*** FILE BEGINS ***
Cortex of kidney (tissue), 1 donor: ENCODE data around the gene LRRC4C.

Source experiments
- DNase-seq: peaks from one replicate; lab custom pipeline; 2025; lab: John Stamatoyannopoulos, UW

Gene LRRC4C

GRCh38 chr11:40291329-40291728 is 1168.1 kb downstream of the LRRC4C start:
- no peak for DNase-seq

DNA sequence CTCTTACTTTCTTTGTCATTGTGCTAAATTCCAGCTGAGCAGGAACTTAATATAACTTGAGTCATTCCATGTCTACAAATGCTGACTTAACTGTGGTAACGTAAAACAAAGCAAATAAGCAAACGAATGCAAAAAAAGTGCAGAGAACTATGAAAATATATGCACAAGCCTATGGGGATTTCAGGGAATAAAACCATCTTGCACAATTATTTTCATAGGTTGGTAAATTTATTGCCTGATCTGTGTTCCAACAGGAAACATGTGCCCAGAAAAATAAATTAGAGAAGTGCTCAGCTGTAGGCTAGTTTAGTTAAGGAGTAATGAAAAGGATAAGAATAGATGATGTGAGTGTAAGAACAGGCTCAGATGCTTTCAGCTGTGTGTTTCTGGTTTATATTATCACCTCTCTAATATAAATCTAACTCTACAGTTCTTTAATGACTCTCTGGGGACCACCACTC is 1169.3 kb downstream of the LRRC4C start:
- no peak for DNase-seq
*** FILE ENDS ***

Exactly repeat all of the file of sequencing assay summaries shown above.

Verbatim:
Cortex of kidney (tissue), 1 donor: ENCODE data around the gene LRRC4C.

Source experiments
- DNase-seq: peaks from one replicate; lab custom pipeline; 2025; lab: John Stamatoyannopoulos, UW

Gene LRRC4C

GRCh38 chr11:40291329-40291728 is 1168.1 kb downstream of the LRRC4C start:
- no peak for DNase-seq

DNA sequence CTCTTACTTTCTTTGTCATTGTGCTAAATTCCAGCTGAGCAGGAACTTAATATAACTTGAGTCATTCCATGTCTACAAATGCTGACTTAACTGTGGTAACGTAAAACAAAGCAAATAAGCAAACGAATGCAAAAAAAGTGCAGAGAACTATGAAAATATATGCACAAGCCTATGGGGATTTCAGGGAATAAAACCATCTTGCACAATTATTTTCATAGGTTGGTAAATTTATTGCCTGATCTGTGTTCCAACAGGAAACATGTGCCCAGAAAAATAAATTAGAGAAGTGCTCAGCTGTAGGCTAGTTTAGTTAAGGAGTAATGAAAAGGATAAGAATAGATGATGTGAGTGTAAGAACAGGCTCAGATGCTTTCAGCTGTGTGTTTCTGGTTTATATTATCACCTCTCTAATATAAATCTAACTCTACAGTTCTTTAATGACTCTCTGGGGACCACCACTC is 1169.3 kb downstream of the LRRC4C start:
- no peak for DNase-seq